Kate Burbidge tastes her way through Andrew Baker’s literary tour of the craft and artisan chocolate world – From Bean to Bar.
Anyone with even the most basic interest in chocolate cannot help but notice that it has become the latest foodstuff to come to the attention of artisanal makers. The traditional bar of plain, milk or dark, and the celebratory, placatory or consolatory box of chocs, is undergoing a makeover of epic proportions.
Bean to bar chocolate is the process by which small, caring, independent makers produce their chocolate and it is becoming a signifier for the artisan chocolate business as a whole. It involves being in control of every step of the chocolate making process, turning raw material into what the book’s author, Baker, refers to as “the food of the gods”.
There is a small but growing band of craft chocolate makers around the UK determined to share their passion for high quality chocolate with the chocoholic British public. This book is a celebration of what Baker refers to as “the questing mind and collaborative spirit of the bean-to-bar maker”.
Baker first draws the reader in with reminiscences of childhood Christmases crammed like the seasonal stocking with precious chocolate treats. They are so adeptly conjured you cannot help being transported back to the chocolate bars that defined their own younger years. He continues with authority and humour that keep the reader’s interest piqued along with their taste buds.
Beginning in Birmingham and thence to York, famously Britain’s twin centres of historic chocolate mass production, we are taken on the chocolate lover’s tour of the country promised by the title.
This is definitely a book for long winter nights, for choosing treats to fill loved ones’ stockings
Passing through a few major cities, we move on, regionally, to visit smaller, less well known and definitely more artisanal chocolate making activity.
Focusing on, but not entirely devoted to, bean to bar makers of single origin chocolate, this is definitely a book for long winter nights, for choosing treats to fill loved ones’ stockings, however if you read it now, you can get the road trip planned and chocolate bought before inclement weather stops play.
Via many stops, at least as many makers and countless tasting experiences, Baker firmly establishes in the reader’s mind the differences between mass produced, supermarket shelf fillers and ethically sourced, sustainably produced bean to bar chocolate. The latter is as far removed from the mass former as Château Neuf du Pape is from Lambrusco, as a Tomme de Savoie is from processed cheese squares. One important distinction is that top flight chocolate does not, happily, benefit from the ageing process; as though it encourages instant gratification, to be consumed with abandon rather than restraint.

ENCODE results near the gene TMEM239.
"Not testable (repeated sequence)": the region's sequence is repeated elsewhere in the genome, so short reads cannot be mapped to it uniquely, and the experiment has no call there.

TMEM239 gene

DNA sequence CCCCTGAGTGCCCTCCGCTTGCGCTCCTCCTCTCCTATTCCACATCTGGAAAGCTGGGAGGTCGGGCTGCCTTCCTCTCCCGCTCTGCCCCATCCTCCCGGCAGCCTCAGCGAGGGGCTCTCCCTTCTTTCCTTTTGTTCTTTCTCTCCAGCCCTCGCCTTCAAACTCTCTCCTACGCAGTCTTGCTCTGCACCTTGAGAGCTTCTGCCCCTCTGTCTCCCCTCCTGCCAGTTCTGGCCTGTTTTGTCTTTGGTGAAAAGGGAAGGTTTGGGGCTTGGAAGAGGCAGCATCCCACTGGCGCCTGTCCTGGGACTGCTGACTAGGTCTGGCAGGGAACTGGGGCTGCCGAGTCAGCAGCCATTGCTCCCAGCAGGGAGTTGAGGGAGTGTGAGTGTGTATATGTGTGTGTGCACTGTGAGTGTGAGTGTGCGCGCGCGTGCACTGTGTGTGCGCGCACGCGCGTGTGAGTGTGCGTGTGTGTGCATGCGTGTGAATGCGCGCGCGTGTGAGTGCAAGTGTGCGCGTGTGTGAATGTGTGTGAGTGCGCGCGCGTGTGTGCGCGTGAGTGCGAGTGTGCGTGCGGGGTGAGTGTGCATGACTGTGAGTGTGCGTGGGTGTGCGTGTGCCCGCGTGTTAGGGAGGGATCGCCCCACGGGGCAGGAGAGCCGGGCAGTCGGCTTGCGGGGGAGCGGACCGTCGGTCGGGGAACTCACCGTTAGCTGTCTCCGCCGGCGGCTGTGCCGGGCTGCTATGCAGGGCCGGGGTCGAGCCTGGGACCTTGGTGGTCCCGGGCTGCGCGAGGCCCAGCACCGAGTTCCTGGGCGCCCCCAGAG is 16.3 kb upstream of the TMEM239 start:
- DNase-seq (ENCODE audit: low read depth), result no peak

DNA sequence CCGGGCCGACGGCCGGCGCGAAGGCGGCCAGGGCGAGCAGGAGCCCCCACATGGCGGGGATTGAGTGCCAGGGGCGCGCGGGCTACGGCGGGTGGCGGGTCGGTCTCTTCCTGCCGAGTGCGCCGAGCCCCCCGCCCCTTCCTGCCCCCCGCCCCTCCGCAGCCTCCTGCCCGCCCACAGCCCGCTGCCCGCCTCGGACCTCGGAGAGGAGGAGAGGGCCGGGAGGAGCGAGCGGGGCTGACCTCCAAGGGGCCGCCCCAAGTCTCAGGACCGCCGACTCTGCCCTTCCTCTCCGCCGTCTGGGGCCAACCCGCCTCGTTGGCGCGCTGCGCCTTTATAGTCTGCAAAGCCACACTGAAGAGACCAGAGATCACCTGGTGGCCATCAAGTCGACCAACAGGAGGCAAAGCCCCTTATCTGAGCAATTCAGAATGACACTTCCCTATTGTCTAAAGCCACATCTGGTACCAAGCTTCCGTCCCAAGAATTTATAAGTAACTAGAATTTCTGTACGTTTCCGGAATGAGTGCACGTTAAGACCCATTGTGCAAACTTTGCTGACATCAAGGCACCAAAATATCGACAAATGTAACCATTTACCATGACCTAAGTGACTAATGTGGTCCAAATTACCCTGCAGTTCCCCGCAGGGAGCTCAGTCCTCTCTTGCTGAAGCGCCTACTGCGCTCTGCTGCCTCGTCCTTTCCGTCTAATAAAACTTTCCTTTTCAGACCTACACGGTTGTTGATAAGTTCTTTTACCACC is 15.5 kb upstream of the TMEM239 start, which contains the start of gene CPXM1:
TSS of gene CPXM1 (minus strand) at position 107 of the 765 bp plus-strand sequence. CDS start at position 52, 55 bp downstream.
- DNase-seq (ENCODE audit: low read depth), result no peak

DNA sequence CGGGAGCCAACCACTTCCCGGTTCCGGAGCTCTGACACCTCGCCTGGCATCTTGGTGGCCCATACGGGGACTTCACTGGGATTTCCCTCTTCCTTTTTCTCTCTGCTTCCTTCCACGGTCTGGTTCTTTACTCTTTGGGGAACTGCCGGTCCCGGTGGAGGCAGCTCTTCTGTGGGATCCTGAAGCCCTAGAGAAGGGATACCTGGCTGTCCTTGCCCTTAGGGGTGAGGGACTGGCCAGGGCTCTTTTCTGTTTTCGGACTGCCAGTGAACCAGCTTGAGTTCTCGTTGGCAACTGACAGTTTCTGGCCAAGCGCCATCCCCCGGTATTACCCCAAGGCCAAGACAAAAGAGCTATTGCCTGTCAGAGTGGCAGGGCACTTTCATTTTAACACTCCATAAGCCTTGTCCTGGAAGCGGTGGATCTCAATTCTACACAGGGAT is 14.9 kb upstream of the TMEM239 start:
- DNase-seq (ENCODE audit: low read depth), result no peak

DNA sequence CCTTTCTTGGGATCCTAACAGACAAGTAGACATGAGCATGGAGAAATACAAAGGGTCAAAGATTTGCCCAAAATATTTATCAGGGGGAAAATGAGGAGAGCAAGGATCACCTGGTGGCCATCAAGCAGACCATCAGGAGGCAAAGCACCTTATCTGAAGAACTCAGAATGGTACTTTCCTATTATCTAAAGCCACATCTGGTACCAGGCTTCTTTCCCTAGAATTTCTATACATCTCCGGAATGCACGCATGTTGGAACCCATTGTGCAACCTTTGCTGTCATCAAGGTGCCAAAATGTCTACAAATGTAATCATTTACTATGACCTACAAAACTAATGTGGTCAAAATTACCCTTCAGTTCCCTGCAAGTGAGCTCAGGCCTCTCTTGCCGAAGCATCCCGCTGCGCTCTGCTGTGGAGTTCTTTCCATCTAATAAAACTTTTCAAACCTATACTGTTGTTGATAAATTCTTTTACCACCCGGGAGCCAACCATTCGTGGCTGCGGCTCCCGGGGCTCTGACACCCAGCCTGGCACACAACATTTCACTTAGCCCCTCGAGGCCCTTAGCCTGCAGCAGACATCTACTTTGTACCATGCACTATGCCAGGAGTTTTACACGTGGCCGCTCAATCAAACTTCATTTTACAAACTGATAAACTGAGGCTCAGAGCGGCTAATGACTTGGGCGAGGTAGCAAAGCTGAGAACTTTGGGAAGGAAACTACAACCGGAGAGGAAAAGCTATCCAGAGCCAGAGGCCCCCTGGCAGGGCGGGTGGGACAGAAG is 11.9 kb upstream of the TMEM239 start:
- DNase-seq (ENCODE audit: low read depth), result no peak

Beautifully illustrated with pictures that are mouth-watering, glossy and deliciously rich, you will need a will of iron to read this book and not reach for a nearby stash of chocolate. And the more you read, the more you will wish your stash more closely resembled the chocolate on the pages in front of you. This book will not cure your chocolate addiction, it will spur it to higher and more sophisticated planes. And more expensive ones.
Chapters start with a gazetteer of the businesses explored within, which functions as a handy quick reference guide, should you be tempted to plan your own chocolate tour. They end with “Tasting Notes” outlining the chocolate based highlights of each respective region, occasionally including what to avoid.
The whole is interspersed with sub chapters on various aspects of the art of real gastronomic appreciation of high quality chocolate, and even basic coverage of how to get started on your own bean to bar endeavour.
Put down the tasteless gunk made by faceless multinationals and seek out the good stuff
Add to that the fun of planning a road or rail trip – Baker handily includes distances from relevant train stations where appropriate – to one or more chocolate region and this book becomes far more than a testament to the nation’s favourite confectionary. Peppered with attractive descriptions of some of the country’s more famous, picturesque and historic spots, it is garnished with non-chocolatey but nonetheless interesting facts about the places visited on the tour.
Having read the book, it would be easy to list all the bean to bar chocolate makers, their products and websites and order bars and chocolates that most appeal but so adept is Baker at bringing out the individual characteristics of not only the chocolate but the makers themselves, that you will want to visit each one and join in their tasting, education or making sessions and meet the people behind the product. Frequent references to far flung tropical paradises such as São Tomé and Madagascar will equally get the feet itching to travel further, to the source, perhaps to experience the full tree to bar journey instead.
Above all, this book is an exhortation to “put down the tasteless gunk made by faceless multinationals and seek out the good stuff”.
To discover how well chocolate pairs with whisky, read Mark Bibby Jackson’s Filling Your Boots on a Speyside Whisky Tour.
Towards the end of the book, Baker’s motivation for creating both bean-to-bar tour and book becomes clear, “Chocolate can evoke happy memories and satisfy our cravings… but when it’s done right, it can leave a person never wanting it to end.”
It’s time to wean ourselves off the fat and sugar laden pretenders and journey into the rich, dark velvety heart of the real thing. Baker will be our guide.
by Andrew Baker
About the Author
Andrew Baker is often called upon to judge international chocolate competitions. A long-established journalist and an experienced radio broadcaster, Andrew is the son of the late, much-loved newsreader Richard Baker.